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The CD34-Related Molecule Podocalyxin Is a Potent Inducer of Microvillus Formation

  • Julie S. Nielsen,

    Affiliation The Biomedical Research Centre, University of British Columbia, Vancouver, British Columbia, Canada

  • Marcia L. Graves,

    Affiliation Department of Cellular and Physiological Sciences, University of British Columbia, Vancouver, British Columbia, Canada

  • Shierley Chelliah,

    Affiliation The Biomedical Research Centre, University of British Columbia, Vancouver, British Columbia, Canada

  • A. Wayne Vogl,

    Affiliation Department of Cellular and Physiological Sciences, University of British Columbia, Vancouver, British Columbia, Canada

  • Calvin D. Roskelley ,

    Contributed equally to this work with: Calvin D. Roskelley, Kelly M. McNagny

    Affiliation Department of Cellular and Physiological Sciences, University of British Columbia, Vancouver, British Columbia, Canada

  • Kelly M. McNagny

    Contributed equally to this work with: Calvin D. Roskelley, Kelly M. McNagny

    To whom correspondence should be addressed. E-mail: Kelly@brc.ubc.ca

    Affiliation The Biomedical Research Centre, University of British Columbia, Vancouver, British Columbia, Canada

The CD34-Related Molecule Podocalyxin Is a Potent Inducer of Microvillus Formation

  • Julie S. Nielsen, 
  • Marcia L. Graves, 
  • Shierley Chelliah, 
  • A. Wayne Vogl, 
  • Calvin D. Roskelley, 
  • Kelly M. McNagny
PLOS
x

Abstract

Background

Podocalyxin is a CD34-related transmembrane protein involved in hematopoietic cell homing, kidney morphogenesis, breast cancer progression, and epithelial cell polarization. Although this sialomucin has been shown to block cell adhesion, the mechanisms involved remain enigmatic. It has, however, been postulated that the adaptor proteins NHERF-1 and 2 could regulate apical targeting of Podocalyxin by linking it to the actin cytoskeleton.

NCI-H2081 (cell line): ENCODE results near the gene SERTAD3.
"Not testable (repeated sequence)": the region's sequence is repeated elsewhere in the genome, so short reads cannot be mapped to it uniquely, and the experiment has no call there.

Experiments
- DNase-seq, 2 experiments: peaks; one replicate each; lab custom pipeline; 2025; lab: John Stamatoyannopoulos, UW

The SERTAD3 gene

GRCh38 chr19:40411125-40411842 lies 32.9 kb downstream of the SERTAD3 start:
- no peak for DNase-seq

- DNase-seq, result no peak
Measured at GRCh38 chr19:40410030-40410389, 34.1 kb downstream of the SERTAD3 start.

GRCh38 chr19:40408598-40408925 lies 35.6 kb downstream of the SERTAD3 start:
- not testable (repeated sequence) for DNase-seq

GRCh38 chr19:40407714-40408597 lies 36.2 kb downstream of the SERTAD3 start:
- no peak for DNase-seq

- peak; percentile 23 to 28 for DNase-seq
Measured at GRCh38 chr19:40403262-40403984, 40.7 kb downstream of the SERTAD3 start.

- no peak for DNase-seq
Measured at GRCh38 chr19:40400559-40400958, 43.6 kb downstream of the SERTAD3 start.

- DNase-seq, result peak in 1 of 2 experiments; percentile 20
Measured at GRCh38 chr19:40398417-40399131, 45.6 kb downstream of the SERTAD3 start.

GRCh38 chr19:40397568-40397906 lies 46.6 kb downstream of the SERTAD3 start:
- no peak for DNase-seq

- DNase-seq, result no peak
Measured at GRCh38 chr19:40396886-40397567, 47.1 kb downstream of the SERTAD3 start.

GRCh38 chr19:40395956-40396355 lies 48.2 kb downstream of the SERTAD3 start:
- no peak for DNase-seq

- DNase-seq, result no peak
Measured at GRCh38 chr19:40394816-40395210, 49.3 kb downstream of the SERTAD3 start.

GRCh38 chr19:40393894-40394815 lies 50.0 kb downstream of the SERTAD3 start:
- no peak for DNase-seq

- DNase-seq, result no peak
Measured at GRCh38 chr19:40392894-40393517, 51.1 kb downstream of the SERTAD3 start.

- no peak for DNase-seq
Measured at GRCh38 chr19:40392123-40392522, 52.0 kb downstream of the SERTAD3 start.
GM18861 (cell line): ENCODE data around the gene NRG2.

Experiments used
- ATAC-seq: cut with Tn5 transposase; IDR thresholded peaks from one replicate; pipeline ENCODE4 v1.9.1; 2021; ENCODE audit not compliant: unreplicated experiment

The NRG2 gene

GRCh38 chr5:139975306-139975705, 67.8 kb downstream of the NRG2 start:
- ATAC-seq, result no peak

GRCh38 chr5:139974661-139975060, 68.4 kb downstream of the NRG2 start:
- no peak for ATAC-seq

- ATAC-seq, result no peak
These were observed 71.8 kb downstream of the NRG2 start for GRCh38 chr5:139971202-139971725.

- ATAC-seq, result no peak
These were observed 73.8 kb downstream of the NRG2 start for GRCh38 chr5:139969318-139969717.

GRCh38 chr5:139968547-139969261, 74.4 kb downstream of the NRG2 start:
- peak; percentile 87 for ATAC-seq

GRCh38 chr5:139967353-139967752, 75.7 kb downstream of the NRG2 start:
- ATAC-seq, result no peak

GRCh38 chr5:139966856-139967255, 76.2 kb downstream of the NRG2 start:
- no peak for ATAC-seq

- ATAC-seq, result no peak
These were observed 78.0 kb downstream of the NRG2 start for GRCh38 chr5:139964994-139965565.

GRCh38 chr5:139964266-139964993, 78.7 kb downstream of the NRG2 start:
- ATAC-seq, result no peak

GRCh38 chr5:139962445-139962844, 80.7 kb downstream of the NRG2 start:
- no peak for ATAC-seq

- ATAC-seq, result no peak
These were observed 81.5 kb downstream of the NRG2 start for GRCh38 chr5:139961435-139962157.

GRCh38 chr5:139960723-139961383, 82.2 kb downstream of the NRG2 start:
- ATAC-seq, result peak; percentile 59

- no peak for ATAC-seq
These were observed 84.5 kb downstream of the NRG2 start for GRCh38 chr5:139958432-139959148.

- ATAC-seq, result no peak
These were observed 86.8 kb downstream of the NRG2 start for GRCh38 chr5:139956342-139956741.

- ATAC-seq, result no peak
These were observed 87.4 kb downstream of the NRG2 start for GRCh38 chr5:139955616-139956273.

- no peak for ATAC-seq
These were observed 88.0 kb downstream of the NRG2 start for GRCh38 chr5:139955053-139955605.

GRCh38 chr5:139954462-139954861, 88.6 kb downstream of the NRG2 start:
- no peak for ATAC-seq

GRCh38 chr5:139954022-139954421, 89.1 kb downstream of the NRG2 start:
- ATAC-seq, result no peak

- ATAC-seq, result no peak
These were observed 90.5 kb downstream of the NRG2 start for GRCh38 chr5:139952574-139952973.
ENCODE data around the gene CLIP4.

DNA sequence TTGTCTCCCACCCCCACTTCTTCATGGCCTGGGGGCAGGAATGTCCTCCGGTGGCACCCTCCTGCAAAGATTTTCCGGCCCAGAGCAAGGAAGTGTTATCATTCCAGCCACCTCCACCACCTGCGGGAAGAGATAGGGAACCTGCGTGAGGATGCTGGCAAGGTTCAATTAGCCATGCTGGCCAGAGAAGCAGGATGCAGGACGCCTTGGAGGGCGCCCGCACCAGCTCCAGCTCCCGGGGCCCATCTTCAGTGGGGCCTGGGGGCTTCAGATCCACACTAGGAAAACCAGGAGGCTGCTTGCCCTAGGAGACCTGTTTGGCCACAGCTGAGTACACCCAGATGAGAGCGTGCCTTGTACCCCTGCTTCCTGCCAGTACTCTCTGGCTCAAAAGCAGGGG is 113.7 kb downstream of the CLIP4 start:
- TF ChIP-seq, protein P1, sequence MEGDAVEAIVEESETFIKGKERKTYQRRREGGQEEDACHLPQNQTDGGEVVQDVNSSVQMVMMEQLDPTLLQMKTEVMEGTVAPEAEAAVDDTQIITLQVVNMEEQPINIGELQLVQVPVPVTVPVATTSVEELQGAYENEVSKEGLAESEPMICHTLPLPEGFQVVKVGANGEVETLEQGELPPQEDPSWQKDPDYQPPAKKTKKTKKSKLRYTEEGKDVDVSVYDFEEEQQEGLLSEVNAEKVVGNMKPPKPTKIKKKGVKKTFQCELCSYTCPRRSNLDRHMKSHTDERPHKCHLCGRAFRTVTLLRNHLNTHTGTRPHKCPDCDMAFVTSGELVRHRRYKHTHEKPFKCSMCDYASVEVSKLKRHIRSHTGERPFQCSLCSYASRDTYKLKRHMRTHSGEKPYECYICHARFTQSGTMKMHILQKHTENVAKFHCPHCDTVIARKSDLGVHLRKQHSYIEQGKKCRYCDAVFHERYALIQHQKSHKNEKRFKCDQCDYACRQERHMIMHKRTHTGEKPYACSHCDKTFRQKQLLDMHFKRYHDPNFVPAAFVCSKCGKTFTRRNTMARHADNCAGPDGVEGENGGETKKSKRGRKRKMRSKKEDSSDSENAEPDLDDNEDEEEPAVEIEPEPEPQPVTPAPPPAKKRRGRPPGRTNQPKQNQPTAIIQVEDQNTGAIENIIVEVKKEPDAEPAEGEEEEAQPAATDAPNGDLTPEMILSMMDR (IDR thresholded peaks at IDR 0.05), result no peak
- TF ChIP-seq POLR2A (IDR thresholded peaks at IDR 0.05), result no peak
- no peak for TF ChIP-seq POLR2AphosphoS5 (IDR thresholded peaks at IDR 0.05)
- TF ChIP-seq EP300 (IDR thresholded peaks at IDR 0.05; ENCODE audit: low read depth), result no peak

Principal Findings

Here, in contrast, we find that full-length Podocalyxin acts to recruit NHERF-1 to the apical domain. Moreover, we show that ectopic expression of Podocalyxin in epithelial cells leads to microvillus formation along an expanded apical domain that extends laterally to the junctional complexes. Removal of the C-terminal PDZ-binding domain of Podocalyxin abolishes NHERF-1 recruitment but, surprisingly, has no effect on the formation of microvilli. Instead, we find that the extracellular domain and transmembrane region of Podocalyxin are sufficient to direct recruitment of filamentous actin and ezrin to the plasma membrane and induce microvillus formation.

Conclusions/Significance

Our data suggest that this single molecule can modulate NHERF localization and, independently, act as a key orchestrator of apical cell morphology, thereby lending mechanistic insights into its multiple roles as a polarity regulator, tumor progression marker, and anti-adhesin.

Introduction

The apical surface of adherent cells is a highly specialized domain that, in differentiated epithelia, is characterized by microvilli. These structures act as high surface area transport sites, and their formation coincides with the polymerization of f-actin at the core of the microvilli and recruitment of the ezrin/radixin/moesin (ERM) family of proteins to the apical domain, presumably to act as linkers between the cytoskeleton and transmembrane proteins (reviewed in [1]). Despite their clear biological importance and the striking membrane remodeling that coincides with their formation, the mechanism of microvillus assembly during epithelial morphogenesis remains poorly understood.

Podocalyxin/PCLP-1/MEP21/gp135 is a cell surface sialomucin closely related to CD34 and Endoglycan [2], [3], [4]. These three proteins each have a conserved cytoplasmic tail with a C-terminal PDZ recognition site, a transmembrane region, and an extracellular domain with extensive glycosylation, providing a bulky, negatively-charged structure [2]. Podocalyxin is a ∼140 kDa protein expressed on the surface of vascular endothelia, mesothelial cells, hematopoietic progenitors, megakaryocytes, kidney podocytes, luminal breast epithelial cells, and a subset of neurons [5], [6], [7], [8], [9], [10]. It was first identified as the major sialylated glycoprotein of renal glomerular epithelial cells (podocytes), and we have since shown that it is essential for their structure and function [2], [5]. Specifically, Podocalyxin knockout mice generate normal numbers of podocyte precursors, but they fail to generate the extensive, highly-interdigitated foot processes typical of differentiated podocytes and instead retain cell junctions between immature podocytes [2]. Thus, loss-of-function studies implicate Podocalyxin in specialized epithelial cell morphogenesis.